Hundreds of residents in Abadan, a oil refining city in southwest Iran, have once again held a protest on Saturday, June 23, in front of the Governor’s office to protest lack of drinkable and usable water.
Protesters carried banners that read, “Potable water is our absolute right”, sarcastically reminding the now obsolete slogan, “Nuclear energy is our absolute right”, coined during Mahmoud Ahmadinejad’s presidency.
Meanwhile, they chanted slogans against the Governor and authorities responsible for the management of the city’s water and sewage system, the Islamic Republic’s official news agency, IRNA reported.
Years of drought and what critics say, water mismanagement has led to a drop in the level of rivers and the underground water table.
According to IRNA, citizens of Abadan are protesting “salty drinking water” and hours long daily disruption in the city’s water circulation system.
Some of the protesters are also enraged for being forced to line up for long hours to get potable water.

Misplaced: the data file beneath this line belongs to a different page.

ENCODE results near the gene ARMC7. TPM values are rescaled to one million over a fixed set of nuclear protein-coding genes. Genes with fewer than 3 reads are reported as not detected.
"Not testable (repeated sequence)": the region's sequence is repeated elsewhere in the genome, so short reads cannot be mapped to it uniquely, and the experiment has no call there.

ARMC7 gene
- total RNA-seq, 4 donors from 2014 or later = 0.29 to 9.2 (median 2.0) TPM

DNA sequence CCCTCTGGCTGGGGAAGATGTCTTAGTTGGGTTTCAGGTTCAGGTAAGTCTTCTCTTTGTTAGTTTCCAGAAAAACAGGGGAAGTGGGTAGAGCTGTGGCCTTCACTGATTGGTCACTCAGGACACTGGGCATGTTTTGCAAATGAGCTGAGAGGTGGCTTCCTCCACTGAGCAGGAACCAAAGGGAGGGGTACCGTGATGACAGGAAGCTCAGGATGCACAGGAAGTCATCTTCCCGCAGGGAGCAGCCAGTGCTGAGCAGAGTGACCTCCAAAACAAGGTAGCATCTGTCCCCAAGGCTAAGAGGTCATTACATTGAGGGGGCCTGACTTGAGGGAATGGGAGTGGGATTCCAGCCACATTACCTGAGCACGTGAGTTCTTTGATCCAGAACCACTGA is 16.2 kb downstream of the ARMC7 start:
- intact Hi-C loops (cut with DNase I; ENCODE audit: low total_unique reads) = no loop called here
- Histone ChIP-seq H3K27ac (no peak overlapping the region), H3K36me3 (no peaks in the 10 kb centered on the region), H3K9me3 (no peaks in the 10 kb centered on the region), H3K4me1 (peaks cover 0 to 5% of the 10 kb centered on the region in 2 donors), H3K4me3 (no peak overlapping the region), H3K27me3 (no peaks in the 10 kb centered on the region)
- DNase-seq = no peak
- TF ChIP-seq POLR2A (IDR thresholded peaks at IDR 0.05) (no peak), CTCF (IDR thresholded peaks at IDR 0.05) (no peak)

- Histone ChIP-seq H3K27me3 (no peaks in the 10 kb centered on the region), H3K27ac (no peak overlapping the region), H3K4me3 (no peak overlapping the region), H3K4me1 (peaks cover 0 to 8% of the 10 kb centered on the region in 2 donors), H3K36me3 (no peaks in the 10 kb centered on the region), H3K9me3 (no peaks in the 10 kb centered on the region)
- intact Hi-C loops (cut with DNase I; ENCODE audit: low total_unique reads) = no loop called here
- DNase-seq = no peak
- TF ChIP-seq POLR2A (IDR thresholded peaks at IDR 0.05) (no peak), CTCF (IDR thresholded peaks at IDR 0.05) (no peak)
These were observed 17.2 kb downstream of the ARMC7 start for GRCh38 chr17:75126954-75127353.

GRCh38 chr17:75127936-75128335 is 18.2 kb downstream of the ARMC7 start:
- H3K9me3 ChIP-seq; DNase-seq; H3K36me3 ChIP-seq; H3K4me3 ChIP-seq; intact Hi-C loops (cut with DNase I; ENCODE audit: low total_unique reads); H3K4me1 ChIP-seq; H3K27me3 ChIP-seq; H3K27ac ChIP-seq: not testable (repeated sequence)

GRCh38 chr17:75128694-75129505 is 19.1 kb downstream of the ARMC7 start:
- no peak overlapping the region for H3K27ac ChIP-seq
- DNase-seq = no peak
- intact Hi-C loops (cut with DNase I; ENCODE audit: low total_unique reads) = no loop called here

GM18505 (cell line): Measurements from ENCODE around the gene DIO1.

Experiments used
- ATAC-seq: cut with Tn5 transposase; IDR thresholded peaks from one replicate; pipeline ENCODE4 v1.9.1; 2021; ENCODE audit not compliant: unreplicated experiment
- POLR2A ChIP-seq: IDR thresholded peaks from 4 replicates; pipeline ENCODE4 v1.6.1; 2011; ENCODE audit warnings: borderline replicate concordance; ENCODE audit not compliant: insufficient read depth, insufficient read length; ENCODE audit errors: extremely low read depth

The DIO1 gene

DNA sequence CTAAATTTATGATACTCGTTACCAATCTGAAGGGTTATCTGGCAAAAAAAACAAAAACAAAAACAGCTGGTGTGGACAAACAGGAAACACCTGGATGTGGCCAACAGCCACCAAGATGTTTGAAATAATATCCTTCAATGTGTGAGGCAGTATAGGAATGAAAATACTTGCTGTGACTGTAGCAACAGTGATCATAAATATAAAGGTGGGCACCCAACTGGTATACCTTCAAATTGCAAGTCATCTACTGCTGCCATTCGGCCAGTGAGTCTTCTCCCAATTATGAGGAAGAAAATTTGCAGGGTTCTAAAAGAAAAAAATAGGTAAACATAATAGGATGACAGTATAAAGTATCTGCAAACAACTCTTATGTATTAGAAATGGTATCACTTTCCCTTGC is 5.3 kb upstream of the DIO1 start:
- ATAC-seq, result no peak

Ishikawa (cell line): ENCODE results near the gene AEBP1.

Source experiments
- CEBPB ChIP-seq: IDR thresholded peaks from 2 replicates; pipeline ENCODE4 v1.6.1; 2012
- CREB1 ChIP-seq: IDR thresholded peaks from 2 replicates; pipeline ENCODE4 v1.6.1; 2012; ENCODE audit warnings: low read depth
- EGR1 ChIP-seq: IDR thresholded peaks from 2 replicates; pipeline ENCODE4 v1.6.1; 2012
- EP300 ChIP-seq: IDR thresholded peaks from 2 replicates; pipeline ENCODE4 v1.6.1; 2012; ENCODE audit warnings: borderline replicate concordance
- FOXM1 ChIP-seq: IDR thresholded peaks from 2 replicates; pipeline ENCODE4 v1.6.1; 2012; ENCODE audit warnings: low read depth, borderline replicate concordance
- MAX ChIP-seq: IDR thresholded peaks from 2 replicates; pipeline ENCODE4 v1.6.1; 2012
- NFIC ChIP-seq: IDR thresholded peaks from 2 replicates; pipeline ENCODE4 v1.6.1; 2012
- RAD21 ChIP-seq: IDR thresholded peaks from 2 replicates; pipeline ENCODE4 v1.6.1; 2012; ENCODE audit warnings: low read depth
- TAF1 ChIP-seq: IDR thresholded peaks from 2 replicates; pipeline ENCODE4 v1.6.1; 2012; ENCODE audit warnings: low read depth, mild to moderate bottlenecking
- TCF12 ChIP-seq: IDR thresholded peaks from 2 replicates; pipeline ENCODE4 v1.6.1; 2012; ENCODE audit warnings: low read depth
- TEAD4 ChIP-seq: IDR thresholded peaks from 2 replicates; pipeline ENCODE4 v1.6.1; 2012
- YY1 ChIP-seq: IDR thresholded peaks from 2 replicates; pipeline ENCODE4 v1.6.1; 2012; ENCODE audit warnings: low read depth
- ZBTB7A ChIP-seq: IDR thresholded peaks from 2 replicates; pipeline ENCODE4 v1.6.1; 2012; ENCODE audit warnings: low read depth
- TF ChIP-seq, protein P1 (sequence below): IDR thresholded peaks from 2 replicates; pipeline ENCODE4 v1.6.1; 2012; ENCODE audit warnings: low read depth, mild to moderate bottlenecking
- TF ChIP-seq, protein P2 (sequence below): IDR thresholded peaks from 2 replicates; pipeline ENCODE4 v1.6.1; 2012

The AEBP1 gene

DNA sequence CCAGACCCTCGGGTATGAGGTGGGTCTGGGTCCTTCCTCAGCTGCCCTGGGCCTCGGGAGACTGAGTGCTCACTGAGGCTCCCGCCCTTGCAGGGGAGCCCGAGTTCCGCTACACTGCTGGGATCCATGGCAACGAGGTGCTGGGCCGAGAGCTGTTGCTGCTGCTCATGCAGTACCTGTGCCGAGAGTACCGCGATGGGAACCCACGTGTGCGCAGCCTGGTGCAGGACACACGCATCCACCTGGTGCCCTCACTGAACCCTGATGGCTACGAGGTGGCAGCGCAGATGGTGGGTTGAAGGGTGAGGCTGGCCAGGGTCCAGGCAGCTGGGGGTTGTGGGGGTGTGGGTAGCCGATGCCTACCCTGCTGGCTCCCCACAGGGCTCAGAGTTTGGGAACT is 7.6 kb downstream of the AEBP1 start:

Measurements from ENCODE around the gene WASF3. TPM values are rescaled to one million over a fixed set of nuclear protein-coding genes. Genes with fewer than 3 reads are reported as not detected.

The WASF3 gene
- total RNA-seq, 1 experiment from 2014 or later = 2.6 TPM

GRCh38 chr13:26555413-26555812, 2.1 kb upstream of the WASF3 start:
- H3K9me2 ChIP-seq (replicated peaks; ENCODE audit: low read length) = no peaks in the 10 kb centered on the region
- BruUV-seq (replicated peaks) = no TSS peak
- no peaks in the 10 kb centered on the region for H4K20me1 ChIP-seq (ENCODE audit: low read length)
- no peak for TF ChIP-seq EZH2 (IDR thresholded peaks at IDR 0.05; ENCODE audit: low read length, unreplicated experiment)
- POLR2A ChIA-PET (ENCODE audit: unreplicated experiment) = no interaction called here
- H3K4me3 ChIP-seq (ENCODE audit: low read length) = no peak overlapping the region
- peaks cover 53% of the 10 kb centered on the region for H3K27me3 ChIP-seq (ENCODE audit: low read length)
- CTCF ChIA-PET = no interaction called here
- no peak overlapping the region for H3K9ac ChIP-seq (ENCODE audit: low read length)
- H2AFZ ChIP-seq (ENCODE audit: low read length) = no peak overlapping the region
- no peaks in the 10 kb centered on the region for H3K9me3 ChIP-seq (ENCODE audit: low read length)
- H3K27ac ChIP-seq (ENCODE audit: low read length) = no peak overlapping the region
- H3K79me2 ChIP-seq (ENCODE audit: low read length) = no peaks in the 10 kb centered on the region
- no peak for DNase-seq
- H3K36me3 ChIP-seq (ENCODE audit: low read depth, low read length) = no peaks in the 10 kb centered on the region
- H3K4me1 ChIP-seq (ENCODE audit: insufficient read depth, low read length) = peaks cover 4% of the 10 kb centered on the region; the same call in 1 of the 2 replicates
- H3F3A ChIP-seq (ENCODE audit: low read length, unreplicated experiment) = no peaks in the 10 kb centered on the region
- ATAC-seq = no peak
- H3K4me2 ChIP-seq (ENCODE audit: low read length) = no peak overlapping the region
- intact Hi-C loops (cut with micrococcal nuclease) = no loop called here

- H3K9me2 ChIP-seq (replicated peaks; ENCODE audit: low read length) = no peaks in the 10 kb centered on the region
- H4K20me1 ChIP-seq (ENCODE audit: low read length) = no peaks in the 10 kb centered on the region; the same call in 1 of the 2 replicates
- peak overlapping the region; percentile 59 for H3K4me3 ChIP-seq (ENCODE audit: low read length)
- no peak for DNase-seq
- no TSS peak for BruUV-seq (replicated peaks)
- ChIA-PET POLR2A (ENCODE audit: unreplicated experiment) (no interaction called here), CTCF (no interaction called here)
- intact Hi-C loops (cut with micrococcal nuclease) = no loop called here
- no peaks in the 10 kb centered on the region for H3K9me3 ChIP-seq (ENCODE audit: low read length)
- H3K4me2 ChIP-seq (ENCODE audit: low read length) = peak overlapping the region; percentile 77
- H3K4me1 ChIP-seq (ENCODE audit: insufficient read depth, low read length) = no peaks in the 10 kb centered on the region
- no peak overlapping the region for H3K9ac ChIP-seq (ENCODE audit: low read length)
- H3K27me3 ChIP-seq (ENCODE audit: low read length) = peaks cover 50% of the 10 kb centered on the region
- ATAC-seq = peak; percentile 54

The water circulated in Abadan is so salty that home filters are incapable of desalinate it, Tasnim news agency reported.
Earlier, on Wednesday, June 20, citizens of Abadan had held a similar rally in front of the city’s water and sewage system offices, protesting too much salty and undrinkable water and rationing it.
A day prior to the protests, the water and sewage department in Abadan had declared that due to high level of salt in the water of Bahmanshir river and a significant drop in the pressure of the city’s water distribution system, the water would be rationed in Abadan.
However, Governor-General of Khuzestan and several other officials of the province have promised to end water shortage in the cities of Abadan and Khorramshahr in a few weeks, immediately after the second line of Ghadir 2 water distribution system becomes fully operational.
Ghadir water distribution project was launched eight years ago to address the problem of water shortage in Khuzestan cities based on their priority, including Abadan, Andimeshk, Dezful, Khorramshahr, Masjid Soleiman and Shushtar.
The level of the salt in Abadan’ water has reached a point that it forced the managers of the city’s petrochemical complex to shut down a number of its units for 48 hours.
Salty and muddy water in Abadan and Khorramshahr has led to widespread protest in the area during the past decade.